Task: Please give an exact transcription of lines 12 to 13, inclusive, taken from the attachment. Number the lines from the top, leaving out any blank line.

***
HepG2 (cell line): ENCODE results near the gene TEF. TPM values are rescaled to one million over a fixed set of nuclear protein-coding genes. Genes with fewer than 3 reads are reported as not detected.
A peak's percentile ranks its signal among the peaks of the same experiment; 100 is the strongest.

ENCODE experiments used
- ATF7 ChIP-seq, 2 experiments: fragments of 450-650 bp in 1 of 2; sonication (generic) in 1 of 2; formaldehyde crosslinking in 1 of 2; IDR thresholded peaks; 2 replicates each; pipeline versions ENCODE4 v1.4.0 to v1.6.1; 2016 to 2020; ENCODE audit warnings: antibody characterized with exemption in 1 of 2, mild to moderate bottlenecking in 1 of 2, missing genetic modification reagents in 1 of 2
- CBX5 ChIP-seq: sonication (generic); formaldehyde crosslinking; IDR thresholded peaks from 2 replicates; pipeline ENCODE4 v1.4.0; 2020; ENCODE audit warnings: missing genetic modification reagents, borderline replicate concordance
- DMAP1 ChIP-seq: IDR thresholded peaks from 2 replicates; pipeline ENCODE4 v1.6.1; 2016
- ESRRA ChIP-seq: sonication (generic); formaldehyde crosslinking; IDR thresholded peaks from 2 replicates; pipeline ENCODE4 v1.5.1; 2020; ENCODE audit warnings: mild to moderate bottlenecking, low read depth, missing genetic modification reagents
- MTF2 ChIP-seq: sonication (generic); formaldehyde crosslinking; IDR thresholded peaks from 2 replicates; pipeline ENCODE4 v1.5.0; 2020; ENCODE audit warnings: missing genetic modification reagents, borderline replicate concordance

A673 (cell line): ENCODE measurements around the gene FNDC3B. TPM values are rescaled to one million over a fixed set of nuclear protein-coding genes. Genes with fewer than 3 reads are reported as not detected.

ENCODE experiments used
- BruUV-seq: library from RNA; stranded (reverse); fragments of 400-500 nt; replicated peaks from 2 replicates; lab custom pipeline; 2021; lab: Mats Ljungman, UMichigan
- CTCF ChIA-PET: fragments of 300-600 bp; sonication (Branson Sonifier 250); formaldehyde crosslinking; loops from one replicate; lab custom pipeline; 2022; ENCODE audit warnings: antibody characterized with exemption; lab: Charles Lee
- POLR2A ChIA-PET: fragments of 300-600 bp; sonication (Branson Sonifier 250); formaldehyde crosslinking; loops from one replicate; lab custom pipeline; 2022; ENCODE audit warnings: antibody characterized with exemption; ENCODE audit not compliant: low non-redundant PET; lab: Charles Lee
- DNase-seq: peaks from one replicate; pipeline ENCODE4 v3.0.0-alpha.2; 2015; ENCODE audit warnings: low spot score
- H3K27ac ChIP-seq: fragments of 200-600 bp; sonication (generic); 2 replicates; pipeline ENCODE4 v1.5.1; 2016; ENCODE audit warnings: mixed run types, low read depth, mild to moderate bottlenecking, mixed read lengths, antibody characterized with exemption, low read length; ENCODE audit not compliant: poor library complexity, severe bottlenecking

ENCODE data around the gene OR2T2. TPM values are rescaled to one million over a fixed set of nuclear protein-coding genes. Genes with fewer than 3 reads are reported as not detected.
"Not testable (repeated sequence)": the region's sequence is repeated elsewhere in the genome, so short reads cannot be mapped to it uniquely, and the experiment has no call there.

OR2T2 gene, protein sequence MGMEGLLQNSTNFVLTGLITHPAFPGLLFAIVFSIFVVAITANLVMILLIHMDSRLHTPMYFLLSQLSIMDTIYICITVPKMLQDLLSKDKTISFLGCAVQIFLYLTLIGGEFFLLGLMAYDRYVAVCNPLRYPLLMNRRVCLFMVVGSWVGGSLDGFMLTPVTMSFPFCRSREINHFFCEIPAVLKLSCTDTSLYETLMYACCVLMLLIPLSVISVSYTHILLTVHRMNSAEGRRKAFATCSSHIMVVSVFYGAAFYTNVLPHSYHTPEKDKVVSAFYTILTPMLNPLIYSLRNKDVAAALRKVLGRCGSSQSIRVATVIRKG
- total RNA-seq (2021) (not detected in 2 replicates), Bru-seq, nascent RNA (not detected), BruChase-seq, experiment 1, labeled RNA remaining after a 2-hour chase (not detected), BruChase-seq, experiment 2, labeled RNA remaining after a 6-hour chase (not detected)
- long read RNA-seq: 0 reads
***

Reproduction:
- CTCF ChIA-PET: fragments of 300-600 bp; sonication (Branson Sonifier 250); formaldehyde crosslinking; loops from one replicate; lab custom pipeline; 2022; ENCODE audit warnings: antibody characterized with exemption; lab: Charles Lee
- POLR2A ChIA-PET: fragments of 300-600 bp; sonication (Branson Sonifier 250); formaldehyde crosslinking; loops from one replicate; lab custom pipeline; 2022; ENCODE audit warnings: antibody characterized with exemption; ENCODE audit not compliant: low non-redundant PET; lab: Charles Lee